PersonaliTeas: The Complete Guide to Dragonwell

June 02, 2020

by Abby Morrison

Welcome to our next installment of “Personalities,” where you get to know more about your favorite teas. This time we’re featuring the popular, pan-fried favorite Dragonwell.

What is it?

Dragonwell tea (also known as Lung Ching or Long Jing tea) is a popular green tea originating from Hangzhou in the Zhejiang province of China. It is characterized by its unique flattened leaf shape, which is achieved by pressing the leaves against the side of a hot wok to stop the oxidization process, and the toasty flavor that the pan-firing process gives to the tea.

For our Dragonwell tea, we have a few different varieties. First, we have two Masters Teas. Shi Feng Long Jing, or "Lion’s Peak Dragonwell" hails from the West Lake region of Hangzhou and is one of China’s most famous teas. It’s got a lighter, more delicate flavor than other Dragonwell teas, with some sweeter tones. Da Fo Long Jing or "Big Buddha Dragonwell" is grown in Eastern Zhejiang, near the temple for which it is named. It is characterized by nutty and floral notes.

Our third kind of Dragonwell is on our Adagio site, and is actually part of our Roots Campaign, where we highlight the local farmers from around the world to bring you not only the best teas, but also the stories of the people who grow them. For example, we have an interview with our Dragonwell farmer, Yao Fu Yun, here, where you can learn more about what challenges, joys, and processes go into making your favorite cup. We also send postcards with every order of Dragonwell that you can send directly to the farmer to thank him and encourage him for his hard work. It’s really neat.

Preparation and taste

As a green tea, Dragonwell should be steeped at a lower temperature than black tea, about 170-180°F, for 2-3 minutes, depending on the tea. As always, make sure to check the instructions for your specific tea to keep it from over-steeping or burning. As with all teas, if you want a stronger flavor, simply adjust the number of tea leaves you use, not the temperature or steep time. Yao Fu Yun gives some good tips for Dragonwell preparation in his interview. When preparing it myself, I also noticed that it might help to prepare the tea in a bigger infuser, such as the infusing basket in our VelociTEA Kettle, Adagio tea Travel Tumblers, or even one of our teapots, which come in glass, Yixing (Chinese clay that absorbs the teas’ flavors), cast iron, and glazed iron varieties. This lets the tea leaves expand more and have water on a greater surface area than you might get from a tea ball or bag.

For flavor, that is going to vary by the type of Dragonwell, with anything from altitude to picking time to soil minerals. As mentioned above, our two Masters Teas are both on the lighter side, with one leaning more to the sweeter, fruity side, and one more to the floral side, with nuttiness being the mutual flavor connecting them both. Our standard Dragonwell, however, has a more buttery flavor. Adagio's fine Dragonwell green tea also has a sweet, rounded flavor, perhaps reminiscent of freshly roasted white corn. Full, nutty and buttery texture, and pleasantly dry finish. And if you think having tea that tastes like corn with a buttery texture is weird, trust me, it’s delicious. It is less mineral-y or crisp than other green teas, and you really can taste that thickness in the mouthfeel, despite it having the same viscosity as any other tea.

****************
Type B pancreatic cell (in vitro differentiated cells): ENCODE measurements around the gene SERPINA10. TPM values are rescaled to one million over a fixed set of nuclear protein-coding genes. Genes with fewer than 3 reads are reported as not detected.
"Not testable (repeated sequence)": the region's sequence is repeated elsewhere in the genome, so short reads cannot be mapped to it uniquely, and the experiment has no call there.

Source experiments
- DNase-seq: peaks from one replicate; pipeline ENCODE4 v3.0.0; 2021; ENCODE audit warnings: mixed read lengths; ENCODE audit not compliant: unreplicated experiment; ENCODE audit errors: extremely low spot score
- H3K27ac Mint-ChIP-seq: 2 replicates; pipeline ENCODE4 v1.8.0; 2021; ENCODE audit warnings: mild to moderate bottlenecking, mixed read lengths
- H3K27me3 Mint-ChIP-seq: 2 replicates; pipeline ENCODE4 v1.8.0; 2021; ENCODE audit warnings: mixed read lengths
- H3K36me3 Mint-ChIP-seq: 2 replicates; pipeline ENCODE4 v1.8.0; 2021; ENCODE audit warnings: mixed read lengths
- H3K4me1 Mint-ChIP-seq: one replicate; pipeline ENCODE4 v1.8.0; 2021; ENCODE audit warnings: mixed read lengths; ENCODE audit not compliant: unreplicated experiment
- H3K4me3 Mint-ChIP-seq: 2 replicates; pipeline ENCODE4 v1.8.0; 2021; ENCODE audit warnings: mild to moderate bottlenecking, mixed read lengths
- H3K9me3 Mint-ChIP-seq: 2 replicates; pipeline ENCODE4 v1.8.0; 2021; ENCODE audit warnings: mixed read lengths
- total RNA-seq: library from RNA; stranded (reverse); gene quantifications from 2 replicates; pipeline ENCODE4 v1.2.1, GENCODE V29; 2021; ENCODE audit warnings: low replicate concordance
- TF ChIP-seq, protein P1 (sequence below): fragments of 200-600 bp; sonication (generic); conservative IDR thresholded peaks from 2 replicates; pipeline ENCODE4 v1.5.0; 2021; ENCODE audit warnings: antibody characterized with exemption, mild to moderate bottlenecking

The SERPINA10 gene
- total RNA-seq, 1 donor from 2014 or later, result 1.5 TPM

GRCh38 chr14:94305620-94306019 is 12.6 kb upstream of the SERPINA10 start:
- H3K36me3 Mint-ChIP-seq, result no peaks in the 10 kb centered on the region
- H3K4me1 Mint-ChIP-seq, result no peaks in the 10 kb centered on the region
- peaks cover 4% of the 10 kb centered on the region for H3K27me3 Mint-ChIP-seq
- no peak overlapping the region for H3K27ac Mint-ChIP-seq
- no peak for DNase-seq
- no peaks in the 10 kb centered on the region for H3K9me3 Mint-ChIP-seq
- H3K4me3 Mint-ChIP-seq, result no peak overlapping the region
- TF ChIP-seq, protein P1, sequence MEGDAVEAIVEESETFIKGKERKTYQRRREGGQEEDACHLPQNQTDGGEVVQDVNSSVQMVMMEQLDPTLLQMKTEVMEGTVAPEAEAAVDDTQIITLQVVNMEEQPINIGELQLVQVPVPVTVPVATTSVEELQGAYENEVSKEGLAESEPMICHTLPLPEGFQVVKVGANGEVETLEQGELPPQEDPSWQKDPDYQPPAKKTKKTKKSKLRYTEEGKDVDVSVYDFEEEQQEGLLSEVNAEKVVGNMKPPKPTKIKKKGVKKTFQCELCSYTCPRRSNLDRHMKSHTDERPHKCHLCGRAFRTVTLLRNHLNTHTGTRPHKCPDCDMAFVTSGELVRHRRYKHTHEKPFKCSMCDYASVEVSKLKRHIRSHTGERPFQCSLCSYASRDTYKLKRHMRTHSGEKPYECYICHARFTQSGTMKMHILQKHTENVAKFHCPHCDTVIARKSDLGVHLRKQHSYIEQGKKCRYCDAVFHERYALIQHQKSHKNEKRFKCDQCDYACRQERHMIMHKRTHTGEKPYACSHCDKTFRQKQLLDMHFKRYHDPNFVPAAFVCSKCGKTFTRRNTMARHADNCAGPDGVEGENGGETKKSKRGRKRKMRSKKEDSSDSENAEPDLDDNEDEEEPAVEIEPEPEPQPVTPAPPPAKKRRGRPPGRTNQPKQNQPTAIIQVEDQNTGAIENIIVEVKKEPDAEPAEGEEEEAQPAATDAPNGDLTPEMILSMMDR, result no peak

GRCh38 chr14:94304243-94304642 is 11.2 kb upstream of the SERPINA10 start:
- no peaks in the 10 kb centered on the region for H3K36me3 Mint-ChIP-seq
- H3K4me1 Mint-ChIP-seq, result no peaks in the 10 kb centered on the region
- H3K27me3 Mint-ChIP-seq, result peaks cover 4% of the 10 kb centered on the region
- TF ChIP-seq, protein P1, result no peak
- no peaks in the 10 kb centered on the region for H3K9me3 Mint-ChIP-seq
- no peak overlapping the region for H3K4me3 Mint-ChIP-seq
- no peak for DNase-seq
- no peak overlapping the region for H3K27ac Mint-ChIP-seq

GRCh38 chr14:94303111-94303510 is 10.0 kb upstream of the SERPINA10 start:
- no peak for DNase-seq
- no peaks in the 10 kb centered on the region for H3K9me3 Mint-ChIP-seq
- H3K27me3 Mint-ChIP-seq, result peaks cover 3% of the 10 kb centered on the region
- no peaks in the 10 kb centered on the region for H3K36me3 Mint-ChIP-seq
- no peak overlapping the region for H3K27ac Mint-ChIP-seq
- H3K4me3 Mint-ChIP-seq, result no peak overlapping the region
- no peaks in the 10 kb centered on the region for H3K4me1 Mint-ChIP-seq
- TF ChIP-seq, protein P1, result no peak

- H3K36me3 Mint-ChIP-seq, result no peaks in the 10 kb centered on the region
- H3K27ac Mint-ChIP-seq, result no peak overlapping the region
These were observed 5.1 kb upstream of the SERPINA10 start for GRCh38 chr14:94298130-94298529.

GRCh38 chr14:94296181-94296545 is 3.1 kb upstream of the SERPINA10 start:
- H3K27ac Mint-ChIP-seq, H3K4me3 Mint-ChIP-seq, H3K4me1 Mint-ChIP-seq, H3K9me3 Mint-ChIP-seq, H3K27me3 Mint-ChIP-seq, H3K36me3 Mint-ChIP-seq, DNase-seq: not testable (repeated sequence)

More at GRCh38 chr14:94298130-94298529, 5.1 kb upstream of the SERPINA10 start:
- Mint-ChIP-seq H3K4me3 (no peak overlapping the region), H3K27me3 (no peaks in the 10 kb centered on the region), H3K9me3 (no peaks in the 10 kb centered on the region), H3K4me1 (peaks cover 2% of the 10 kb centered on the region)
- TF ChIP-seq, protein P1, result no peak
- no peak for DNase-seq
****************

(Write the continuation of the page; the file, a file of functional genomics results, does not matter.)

Like other green teas, Dragonwell should not be paired with milk, lemon, sugar, or other sweeteners.

Flavor pairings

Because of its nuttiness, Dragonwell goes well with more savory or umami flavors than it will with sour or sweet flavors, though the nuttiness can be paired with sweet as well. It works well as a drinking tea if you’re looking for something rich and comforting (think snuggling in for a long fall evening), but not as well for something refreshing or cleansing, or for a dessert tea.

Long used in Chinese cooking, it can be used as a way to flavor sauces or broths, as well as an ingredient just as a leaf. For example, crush the leaves and you can use them as a seasoning or spice. Or use the larger leaves as additions to salads or stirfry. Doing a quick Google search on Dragonwell recipes will instantly pull up a ton of recipes to use it with shrimp, too.


A couple of recipes from our TeaChef site that feature Dragonwell include:
Dragonwell noodles
Apple Muffins with Dragonwell Glaze

Another recipe that I suspect would go great with Dragonwell? Hurricane Furikake popcorn from Annelies Zijderveld’s tea cookbook, Steeped. Hurricane Furikake popcorn combines popcorn with a Japanese seasoning blend, and her twist on it puts tea in the mix. With our Dragonwell’s buttery corn flavor seems like it would be a good fit. Oh, and the book is super cute, so I recommend checking it out if you’ve got the chance.

So, now that you know all about this wonderful tea, its time to take the leap! Try any of our three Dragonwell teas, and let us know what you think. Rate and review them or share them on social (@adagioteas) to earn rewards points towards your next purchases, and if you come up with the next great Dragonwell recipe, make sure to share it on TeaChef to earn even more points. Oh, and if anyone tries that popcorn recipe, let us know! Enjoy!
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July 9, 2020
Ordering is easy. Shipment was prompt. Adaigois my go to tea store.
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